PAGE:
Warning: this is going to be an attempt to get a little intellectual. It will probably fail terribly.
So most of you have probably seen Molly Brook’s hockey/sports cartoon, but if you haven’t, you can check it out here. Do so before reading the rest of it.
The relationship between sports and entertainment, or at times the lack thereof, is something I’ve tried to write about a lot in my editorials in The Indian. I never can get a handle on it perfectly, but I think Brooks gets some of the things right here. Though I don’t usually like the comparison of sports to work of fiction, such as books or movies or theater. It’s just not the same thing. But I don’t think she’s making a direct comparison.
A lot of the same themes were touched on by Nick Hornby in Fever Pitch (it was actually a book, and a brilliant one, before it became an awful, awful Jimmy Fallon movie glorifying Red Sox fans and wasn’t even close, and that came after a pretty ho-hum Colin Firth movie about the actual book). You can read that chapter here (don’t worry, it’s short). And if you haven’t read the whole book and even have a passing interest in the beautiful game, go and read it now. Leave work, go home, read it. Won’t take you more than a couple nights, it goes fast.
I think both of these pieces are why I get so angry when my non-sports loving friends or just annoying hipsters (strangely, a lot of Chicago hipsters are huge hockey fans, and it most certainly doesn’t work that way in other cities) scoff at this city’s obsession with its sports teams or my fandom. Because they look at it through the same prism as going to see a band or show, and don’t understand why you’d wrap so much emotion into something similar that you have no control over.
But it isn’t the same. It’s not entertainment. It’s catharsis, it can be entertaining, but it’s not entertainment. Ask Killion if I look like I’m having any fun during a Hawks playoff game. You can ask me the same about him, the answer will be the same. McClure had to sequester himself at home because he was genuinely afraid of what he might do in public. These are not people who are actively enjoying themselves.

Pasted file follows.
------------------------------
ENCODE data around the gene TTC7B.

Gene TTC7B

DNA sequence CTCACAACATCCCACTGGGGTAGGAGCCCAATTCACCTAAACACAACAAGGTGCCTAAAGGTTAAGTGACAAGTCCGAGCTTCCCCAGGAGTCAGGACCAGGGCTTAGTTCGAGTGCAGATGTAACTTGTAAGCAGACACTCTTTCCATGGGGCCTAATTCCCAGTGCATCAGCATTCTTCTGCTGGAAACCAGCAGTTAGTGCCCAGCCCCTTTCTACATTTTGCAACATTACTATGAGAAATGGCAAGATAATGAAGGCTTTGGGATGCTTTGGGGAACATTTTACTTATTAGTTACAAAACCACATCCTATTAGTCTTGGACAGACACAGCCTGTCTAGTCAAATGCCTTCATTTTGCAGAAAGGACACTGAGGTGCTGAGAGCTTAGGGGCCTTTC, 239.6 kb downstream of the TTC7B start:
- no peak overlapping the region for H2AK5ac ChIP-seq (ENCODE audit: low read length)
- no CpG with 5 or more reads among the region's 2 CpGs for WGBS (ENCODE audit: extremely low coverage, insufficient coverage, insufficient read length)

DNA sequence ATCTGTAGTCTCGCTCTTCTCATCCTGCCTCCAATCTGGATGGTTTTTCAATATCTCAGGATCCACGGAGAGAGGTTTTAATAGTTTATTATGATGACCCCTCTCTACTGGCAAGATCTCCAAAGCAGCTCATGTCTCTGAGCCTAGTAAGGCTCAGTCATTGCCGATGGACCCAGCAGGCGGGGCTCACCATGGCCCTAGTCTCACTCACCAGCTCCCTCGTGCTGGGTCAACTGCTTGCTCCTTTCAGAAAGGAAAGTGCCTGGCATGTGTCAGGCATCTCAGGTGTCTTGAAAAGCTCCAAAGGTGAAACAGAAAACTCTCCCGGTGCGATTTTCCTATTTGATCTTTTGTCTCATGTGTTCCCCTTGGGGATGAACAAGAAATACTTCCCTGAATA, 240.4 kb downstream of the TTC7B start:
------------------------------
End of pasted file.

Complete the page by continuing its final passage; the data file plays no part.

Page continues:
The only term I can use is alternate-universe, a contained one at that. But even that’s not accurate, because at least in this universe I have some control. I can go get a hot dog or burrito or something else for lunch. But in sports? Basically my only choice is to leave. I’m locked in.
Quite frankly, the whole thing is absurd. But we do it because real life is not only absurd, but also stupid. Likely, your job pisses you off most of the time. If your married, you feel confused most of the time, or at least that’s the impression I get. Kids? Please, I know all you parents out there spend 95% time exhausted and bewildered, and then you spend the other 5% of the time trying to convince your friends you’re not those things and it’s wonderful. I see through you. You spend a lot of days wondering if you’ll ever get to see another sunset in Rome and knowing you probably never will. It sucks.
So it’s a distraction, but a distraction we can recognize in that it mirrors life a lot. And it ends, and we can take a break, which we can’t from the world. I guess. I don’t know. Maybe it’s just all a mess. But it’s fun to think about.
I’m gonna start drinking now.